I ate the same thing almost every day throughout middle and high school: pancakes for breakfast, pasta for lunch and any chicken, fish or steak dish for dinner. I was scared to try new foods because I was worried I wouldn’t be able to fully appreciate it and insult someone’s cooking or culture.
I’m surrounded by European culture and cooking at home, where my dad cooks German food and my mom cooks Italian food. They both teach me about our heritage by telling stories about my grandparents and their cultural traditions.
I was always so fascinated by our background’s food, but I also wanted to learn about other cultures. Gaining knowledge and experiences excites me because I can grasp a better understanding of the world and myself. However, I didn’t have the courage to fully branch out and expand my palate because I was intimidated by the thought of doing it alone.
My hometown, Port Chester, New York, is predominantly Hispanic and throughout high school, I gradually tried specialty foods from Colombia, Peru and Mexico but I’d only order dishes I’d already eaten before.
I was playing it safe, I thought that if I liked something, I’ll order it again because I’m guaranteed to be satisfied.
I dropped this mindset by pushing myself to gradually try new foods in college because I wanted to embrace my interests in all cultures and delicious food, and doing that meant I had to try new things.
When I moved to Philadelphia, my goal was to take advantage of what the city had to offer, specifically the wide selection of authentic food from Asian, Middle-Eastern, Mediterranean and African cuisines. I gradually pushed myself to get comfortable with trying new things on my own, which was unfamiliar but fulfilling; then I found other people to do it with.
I’ve found friends to try new foods with through having meaningful conversations about the joy of trying different foods. Since then, I’ve had special encounters trying Israeli, Moroccan, Lebanese, Soul, Indian and Korean because of the incredible flavors that are unlike any other food I’ve had before.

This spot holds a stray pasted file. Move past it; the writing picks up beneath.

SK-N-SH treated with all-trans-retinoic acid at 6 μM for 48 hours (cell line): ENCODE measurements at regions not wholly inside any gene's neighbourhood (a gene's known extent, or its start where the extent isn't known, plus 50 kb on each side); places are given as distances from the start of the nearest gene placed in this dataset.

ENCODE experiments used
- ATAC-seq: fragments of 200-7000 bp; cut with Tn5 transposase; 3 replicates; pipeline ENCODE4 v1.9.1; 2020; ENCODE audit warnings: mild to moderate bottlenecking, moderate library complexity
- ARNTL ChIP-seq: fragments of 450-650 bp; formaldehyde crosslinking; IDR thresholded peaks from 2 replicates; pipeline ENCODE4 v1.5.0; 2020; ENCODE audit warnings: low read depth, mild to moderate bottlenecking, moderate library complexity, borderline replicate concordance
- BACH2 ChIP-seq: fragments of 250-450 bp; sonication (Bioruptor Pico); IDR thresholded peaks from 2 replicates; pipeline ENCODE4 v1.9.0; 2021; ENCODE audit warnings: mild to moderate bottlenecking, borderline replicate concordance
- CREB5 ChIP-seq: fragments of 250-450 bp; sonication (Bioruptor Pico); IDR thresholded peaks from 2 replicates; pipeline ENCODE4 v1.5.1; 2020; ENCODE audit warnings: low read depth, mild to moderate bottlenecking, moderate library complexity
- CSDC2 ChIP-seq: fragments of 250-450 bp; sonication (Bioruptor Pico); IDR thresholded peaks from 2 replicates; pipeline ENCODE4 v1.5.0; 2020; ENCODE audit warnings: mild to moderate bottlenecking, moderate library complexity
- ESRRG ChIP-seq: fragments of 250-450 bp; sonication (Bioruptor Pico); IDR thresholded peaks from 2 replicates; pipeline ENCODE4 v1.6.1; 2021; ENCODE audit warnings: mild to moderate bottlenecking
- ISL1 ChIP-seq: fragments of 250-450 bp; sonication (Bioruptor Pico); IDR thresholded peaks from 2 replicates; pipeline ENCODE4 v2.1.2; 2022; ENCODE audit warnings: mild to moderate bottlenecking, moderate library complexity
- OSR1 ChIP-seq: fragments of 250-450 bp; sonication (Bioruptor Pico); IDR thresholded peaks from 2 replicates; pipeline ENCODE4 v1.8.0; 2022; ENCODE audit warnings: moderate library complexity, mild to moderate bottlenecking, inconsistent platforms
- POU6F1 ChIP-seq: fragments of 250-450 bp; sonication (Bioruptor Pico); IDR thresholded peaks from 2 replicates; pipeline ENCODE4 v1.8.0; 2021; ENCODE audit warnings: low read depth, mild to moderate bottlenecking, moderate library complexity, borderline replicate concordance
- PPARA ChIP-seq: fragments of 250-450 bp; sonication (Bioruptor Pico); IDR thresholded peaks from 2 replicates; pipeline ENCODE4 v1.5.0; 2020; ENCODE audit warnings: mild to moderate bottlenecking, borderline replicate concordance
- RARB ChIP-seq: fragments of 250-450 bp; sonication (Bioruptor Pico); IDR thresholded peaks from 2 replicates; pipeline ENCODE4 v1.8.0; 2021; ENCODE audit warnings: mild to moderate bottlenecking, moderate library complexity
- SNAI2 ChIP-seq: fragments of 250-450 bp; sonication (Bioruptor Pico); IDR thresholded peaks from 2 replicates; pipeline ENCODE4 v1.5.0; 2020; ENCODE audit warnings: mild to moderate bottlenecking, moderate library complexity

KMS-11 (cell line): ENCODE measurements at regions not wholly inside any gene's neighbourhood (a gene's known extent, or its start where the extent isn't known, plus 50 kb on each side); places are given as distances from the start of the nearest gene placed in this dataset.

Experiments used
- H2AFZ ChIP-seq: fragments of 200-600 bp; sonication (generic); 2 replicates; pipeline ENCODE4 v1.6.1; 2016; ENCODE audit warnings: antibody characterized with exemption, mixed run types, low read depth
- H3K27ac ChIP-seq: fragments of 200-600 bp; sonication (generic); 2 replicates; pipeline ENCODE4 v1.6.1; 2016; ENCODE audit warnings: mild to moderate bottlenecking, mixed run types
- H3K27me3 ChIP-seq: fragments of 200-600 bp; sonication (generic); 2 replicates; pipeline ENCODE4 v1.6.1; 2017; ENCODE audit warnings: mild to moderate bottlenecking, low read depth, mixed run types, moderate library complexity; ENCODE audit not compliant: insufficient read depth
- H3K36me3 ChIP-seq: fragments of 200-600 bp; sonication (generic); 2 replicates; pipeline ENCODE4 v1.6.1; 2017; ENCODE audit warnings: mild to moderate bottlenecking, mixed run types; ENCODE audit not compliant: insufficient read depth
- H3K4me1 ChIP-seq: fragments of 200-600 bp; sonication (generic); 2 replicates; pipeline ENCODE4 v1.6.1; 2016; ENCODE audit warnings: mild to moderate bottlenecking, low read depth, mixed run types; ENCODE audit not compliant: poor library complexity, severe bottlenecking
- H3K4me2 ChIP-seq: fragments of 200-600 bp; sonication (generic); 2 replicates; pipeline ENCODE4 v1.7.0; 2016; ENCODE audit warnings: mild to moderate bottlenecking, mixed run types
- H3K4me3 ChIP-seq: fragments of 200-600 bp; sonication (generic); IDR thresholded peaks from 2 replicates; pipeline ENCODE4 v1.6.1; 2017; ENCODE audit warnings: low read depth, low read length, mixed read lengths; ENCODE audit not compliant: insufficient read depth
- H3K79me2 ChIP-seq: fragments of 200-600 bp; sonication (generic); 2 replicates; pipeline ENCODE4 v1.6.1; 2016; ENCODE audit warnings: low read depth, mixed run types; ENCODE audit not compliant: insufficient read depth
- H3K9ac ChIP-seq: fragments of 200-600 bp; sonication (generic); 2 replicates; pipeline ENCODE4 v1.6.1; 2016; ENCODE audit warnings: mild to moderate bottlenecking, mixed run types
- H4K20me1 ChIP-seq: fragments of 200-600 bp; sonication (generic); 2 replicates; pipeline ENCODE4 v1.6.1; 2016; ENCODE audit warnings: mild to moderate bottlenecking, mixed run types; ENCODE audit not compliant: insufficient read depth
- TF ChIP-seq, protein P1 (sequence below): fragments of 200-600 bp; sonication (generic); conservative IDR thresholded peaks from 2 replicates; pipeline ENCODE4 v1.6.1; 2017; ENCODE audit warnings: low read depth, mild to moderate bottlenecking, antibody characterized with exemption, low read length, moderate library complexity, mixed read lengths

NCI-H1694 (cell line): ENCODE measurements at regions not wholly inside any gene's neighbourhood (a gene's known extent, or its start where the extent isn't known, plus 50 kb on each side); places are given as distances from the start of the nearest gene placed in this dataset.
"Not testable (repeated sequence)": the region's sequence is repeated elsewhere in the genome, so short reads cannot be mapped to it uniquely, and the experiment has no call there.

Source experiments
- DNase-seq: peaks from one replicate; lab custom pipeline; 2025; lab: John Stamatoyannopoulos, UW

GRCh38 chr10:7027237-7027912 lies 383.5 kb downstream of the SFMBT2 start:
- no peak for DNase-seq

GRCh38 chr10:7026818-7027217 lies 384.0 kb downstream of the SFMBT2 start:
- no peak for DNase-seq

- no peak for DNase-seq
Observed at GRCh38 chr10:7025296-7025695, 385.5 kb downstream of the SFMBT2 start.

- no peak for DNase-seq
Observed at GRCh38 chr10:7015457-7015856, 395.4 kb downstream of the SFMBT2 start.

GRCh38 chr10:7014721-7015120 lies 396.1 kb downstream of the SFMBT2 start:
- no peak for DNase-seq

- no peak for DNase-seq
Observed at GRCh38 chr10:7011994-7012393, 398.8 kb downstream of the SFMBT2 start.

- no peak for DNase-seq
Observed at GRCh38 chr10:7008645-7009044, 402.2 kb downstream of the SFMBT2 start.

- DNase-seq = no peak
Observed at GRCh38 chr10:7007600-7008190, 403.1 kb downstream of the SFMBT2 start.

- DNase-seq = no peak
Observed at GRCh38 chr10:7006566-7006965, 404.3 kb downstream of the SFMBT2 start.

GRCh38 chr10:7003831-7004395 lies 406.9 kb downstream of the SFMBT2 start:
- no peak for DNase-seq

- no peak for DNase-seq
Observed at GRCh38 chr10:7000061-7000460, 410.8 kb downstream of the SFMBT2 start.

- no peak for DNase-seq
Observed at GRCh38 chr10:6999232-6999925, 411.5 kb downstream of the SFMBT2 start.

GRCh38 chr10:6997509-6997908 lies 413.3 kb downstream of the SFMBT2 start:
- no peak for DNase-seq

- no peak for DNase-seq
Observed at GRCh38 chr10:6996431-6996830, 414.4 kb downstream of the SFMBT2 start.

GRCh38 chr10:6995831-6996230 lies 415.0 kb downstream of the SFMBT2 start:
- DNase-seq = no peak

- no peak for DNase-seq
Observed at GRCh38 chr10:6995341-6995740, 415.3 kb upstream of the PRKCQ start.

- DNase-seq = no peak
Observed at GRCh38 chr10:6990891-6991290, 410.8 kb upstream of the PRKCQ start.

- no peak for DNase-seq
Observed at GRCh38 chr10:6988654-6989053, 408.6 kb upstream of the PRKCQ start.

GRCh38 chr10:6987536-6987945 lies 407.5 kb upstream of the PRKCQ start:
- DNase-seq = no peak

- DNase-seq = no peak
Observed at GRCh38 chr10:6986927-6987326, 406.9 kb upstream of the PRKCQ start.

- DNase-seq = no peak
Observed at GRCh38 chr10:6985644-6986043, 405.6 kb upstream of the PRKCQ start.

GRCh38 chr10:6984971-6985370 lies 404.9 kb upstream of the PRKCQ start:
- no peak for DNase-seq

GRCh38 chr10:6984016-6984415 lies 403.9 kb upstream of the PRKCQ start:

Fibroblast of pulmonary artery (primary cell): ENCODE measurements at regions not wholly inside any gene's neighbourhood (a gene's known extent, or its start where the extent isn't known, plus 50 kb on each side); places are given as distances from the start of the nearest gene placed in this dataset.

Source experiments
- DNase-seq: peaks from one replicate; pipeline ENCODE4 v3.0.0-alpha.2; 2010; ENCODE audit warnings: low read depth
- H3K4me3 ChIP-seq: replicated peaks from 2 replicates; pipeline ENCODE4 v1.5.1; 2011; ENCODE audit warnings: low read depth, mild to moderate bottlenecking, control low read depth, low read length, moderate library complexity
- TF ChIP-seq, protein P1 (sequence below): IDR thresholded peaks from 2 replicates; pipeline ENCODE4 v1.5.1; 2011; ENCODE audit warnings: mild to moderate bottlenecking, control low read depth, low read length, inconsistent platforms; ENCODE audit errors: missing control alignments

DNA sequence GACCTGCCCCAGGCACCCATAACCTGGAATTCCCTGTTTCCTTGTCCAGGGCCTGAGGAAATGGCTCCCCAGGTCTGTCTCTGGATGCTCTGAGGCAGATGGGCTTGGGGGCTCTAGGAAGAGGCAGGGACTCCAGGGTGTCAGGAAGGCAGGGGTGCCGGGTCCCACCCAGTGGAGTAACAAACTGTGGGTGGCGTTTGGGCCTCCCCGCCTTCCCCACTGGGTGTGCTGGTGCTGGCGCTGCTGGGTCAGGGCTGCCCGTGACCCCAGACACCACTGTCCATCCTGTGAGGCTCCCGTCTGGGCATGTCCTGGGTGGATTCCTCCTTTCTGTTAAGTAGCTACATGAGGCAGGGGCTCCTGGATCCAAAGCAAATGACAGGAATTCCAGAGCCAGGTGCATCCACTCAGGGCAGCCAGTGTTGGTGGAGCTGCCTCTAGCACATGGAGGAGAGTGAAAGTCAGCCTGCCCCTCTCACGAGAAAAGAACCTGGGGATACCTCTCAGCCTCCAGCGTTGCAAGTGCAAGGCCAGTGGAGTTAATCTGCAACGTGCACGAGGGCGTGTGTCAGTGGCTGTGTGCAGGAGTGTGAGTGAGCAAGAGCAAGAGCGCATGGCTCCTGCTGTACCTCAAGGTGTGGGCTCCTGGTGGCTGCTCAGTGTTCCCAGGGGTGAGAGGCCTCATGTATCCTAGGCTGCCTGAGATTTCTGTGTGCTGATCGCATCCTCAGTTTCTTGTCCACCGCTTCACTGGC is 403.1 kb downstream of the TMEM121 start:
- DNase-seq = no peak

I’ve found the best way to expand my palate is by sharing plates when going out to eat with everyone getting a taste. I’m able to break down what I’m eating down to the particular ingredients by trying a variety of seasonings and spices.
I’ll never forget my dinner at a Moroccan restaurant called Marrakesh. We ate a five-course meal consisting of an eggplant appetizer, a sweet chicken pastry, a lamb entree and baklava for dessert. Sitting on pillows surrounded by tapestries on the walls, I was blown away by the restaurant’s belly dancer who danced around everyone at the restaurant.
I’ve also tried home-cooking from other cultures, which was just as delicious and fulfilling to be a part of. I love being involved when my friends and family cook because I can learn about how specific ingredients used in dishes can vary by cuisine and affect the overall flavor, making me more informed about cooking.
I got more involved with Korean culture on a personal level when my Korean boyfriend’s mother cooked Japanese curry, galbi and budae jjigae for me. I expressed my appreciation for Korean food and culture and that it’s now one of my favorite cuisines.
Instead of viewing going out to eat as a way of just feeding myself as I used to, I now care more about the overall experience, which is immersive and enriching to be a part of because of the food, ambiance and cultural elements.
When eating food, I ask those who prepare it questions about their culture to help further my understanding of traditions, customs, arts and language. When I tried Lebanese and Israeli food for the first time, I researched the restaurant’s background and asked the server about what makes the food unique in terms of cultural practices and food preparation, allowing me to make comparisons and learn something new.
I’ve discovered the various meals that I like or dislike are constantly changing and evolving because of branching out. I’m a curious person who believes I can always learn more about the world, and my strongest level of appreciation lies in food.
I continue to expand my palate and learn about cultures because I can create opportunities for special experiences, become more knowledgeable and simply eat really good food.